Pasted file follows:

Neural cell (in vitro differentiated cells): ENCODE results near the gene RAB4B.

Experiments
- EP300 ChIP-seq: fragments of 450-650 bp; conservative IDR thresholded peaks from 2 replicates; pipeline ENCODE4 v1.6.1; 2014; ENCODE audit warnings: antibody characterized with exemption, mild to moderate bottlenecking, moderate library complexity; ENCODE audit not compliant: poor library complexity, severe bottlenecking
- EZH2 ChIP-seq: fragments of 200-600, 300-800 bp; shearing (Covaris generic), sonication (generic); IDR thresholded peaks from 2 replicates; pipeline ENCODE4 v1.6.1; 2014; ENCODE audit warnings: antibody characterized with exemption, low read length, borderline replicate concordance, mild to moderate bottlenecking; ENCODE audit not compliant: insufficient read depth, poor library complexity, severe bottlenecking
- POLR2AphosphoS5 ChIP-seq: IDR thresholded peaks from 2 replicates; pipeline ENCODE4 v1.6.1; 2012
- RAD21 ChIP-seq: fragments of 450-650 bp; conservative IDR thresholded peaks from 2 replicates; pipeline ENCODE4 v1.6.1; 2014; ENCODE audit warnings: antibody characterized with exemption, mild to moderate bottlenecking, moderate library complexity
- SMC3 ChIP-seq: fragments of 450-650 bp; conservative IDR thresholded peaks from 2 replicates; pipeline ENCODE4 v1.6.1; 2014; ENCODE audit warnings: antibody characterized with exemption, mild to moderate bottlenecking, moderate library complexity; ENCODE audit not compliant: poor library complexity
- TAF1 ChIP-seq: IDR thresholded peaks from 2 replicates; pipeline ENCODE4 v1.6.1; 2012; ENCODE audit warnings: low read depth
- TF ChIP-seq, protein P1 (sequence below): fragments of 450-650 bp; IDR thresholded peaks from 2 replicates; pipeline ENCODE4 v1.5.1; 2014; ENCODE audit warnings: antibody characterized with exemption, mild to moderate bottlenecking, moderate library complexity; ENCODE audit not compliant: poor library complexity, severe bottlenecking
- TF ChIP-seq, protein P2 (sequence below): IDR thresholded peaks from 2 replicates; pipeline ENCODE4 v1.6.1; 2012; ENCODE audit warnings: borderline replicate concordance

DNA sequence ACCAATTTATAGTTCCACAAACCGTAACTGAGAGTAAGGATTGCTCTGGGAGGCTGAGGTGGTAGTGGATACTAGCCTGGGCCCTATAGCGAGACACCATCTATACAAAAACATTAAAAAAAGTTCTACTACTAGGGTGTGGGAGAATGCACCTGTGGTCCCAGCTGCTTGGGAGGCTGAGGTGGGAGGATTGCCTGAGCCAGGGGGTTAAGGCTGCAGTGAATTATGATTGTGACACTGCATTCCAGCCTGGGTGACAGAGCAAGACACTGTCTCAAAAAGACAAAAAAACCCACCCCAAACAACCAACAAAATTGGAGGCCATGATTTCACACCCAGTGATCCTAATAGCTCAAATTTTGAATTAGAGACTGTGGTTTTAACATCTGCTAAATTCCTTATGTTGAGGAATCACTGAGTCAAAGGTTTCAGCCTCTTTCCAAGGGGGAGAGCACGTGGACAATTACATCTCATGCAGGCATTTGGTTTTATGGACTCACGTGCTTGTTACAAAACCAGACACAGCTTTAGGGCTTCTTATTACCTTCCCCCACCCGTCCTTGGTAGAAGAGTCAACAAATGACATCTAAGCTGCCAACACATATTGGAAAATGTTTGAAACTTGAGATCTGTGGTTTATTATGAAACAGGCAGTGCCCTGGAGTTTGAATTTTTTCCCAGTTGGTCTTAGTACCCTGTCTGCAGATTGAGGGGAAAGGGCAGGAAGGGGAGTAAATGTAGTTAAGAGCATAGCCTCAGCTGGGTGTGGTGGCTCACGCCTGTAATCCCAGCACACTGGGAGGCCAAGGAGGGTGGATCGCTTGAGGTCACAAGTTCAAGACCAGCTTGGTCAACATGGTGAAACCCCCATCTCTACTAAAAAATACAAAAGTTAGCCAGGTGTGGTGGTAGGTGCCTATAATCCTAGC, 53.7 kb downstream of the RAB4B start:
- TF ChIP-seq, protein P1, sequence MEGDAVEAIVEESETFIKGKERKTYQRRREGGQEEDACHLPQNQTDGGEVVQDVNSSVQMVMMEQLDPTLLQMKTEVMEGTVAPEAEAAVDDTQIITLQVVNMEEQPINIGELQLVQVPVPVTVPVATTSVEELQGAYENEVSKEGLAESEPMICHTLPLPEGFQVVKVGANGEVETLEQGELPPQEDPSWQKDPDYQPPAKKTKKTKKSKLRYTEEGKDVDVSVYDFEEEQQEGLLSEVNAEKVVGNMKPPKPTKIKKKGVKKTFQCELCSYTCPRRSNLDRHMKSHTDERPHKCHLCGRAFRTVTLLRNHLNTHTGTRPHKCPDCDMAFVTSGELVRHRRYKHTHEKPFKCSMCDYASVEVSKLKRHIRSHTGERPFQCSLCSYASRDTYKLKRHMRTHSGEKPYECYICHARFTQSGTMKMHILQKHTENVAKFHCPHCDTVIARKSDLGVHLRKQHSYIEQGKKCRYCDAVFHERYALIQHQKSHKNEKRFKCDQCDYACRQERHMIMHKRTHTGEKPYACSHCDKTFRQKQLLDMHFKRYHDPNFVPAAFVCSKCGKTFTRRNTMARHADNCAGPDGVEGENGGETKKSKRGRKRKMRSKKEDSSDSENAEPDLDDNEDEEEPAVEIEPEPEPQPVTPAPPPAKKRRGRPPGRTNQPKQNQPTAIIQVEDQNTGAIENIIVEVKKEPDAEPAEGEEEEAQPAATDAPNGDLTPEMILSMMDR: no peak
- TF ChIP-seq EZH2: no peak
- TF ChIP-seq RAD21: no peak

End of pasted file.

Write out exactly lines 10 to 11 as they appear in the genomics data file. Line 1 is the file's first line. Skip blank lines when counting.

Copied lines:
- TF ChIP-seq, protein P2 (sequence below): IDR thresholded peaks from 2 replicates; pipeline ENCODE4 v1.6.1; 2012; ENCODE audit warnings: borderline replicate concordance

DNA sequence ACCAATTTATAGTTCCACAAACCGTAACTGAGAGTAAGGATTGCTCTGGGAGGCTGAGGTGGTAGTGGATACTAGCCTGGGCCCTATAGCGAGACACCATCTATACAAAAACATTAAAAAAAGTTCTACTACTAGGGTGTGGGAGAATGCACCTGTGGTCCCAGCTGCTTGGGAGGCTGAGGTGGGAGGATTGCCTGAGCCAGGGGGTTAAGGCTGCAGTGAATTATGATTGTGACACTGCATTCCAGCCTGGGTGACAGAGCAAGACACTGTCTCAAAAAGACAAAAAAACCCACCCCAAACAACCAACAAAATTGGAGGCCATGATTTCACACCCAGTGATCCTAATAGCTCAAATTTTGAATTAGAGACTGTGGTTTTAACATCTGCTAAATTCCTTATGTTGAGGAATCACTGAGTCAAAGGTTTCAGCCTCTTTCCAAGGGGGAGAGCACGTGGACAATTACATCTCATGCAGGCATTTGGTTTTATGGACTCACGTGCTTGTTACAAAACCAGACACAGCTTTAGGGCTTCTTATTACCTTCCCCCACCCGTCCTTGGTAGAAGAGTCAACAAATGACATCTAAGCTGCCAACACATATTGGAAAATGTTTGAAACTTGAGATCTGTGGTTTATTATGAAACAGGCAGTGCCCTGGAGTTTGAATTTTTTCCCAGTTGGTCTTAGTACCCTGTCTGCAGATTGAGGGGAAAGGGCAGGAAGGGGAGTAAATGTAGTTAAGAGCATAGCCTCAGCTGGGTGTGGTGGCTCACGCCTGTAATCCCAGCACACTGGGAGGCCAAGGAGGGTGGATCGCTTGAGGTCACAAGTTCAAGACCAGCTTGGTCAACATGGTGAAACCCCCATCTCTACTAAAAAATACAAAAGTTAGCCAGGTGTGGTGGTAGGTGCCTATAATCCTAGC, 53.7 kb downstream of the RAB4B start: